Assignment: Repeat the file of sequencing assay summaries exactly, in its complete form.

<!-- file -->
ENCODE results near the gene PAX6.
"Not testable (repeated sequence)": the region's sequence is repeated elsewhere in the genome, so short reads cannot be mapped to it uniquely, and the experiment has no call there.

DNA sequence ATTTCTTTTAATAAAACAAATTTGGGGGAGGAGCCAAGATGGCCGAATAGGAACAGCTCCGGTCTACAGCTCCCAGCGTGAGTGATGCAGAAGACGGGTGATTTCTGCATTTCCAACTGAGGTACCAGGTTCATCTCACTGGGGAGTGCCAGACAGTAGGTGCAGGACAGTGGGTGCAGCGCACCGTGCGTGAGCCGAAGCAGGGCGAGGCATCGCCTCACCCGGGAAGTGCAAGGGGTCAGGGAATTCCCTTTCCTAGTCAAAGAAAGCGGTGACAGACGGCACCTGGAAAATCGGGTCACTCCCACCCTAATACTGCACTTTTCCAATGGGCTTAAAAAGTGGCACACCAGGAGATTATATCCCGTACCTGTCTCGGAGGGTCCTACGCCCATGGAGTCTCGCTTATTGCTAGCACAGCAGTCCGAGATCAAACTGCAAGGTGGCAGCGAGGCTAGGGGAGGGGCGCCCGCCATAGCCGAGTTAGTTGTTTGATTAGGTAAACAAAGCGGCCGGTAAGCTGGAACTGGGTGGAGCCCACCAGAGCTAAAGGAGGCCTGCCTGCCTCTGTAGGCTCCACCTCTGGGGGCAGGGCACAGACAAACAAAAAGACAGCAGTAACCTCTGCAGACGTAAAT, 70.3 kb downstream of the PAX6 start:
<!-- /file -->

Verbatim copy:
ENCODE results near the gene PAX6.
"Not testable (repeated sequence)": the region's sequence is repeated elsewhere in the genome, so short reads cannot be mapped to it uniquely, and the experiment has no call there.

DNA sequence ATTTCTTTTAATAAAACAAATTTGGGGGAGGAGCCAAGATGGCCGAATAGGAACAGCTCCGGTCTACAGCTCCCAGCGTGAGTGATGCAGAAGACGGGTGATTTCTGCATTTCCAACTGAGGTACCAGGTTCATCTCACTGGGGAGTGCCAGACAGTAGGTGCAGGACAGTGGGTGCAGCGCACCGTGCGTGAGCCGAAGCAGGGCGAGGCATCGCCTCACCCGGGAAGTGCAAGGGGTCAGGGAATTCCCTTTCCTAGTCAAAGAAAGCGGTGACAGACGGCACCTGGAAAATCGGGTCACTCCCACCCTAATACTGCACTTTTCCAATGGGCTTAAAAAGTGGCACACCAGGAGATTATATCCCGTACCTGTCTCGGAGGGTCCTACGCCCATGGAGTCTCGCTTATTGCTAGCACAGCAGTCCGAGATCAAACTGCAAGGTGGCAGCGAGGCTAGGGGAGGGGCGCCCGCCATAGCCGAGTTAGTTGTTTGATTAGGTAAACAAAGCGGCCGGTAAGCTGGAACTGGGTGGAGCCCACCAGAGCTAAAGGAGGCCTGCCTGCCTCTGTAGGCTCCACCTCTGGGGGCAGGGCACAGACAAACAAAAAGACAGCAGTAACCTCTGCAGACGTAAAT, 70.3 kb downstream of the PAX6 start: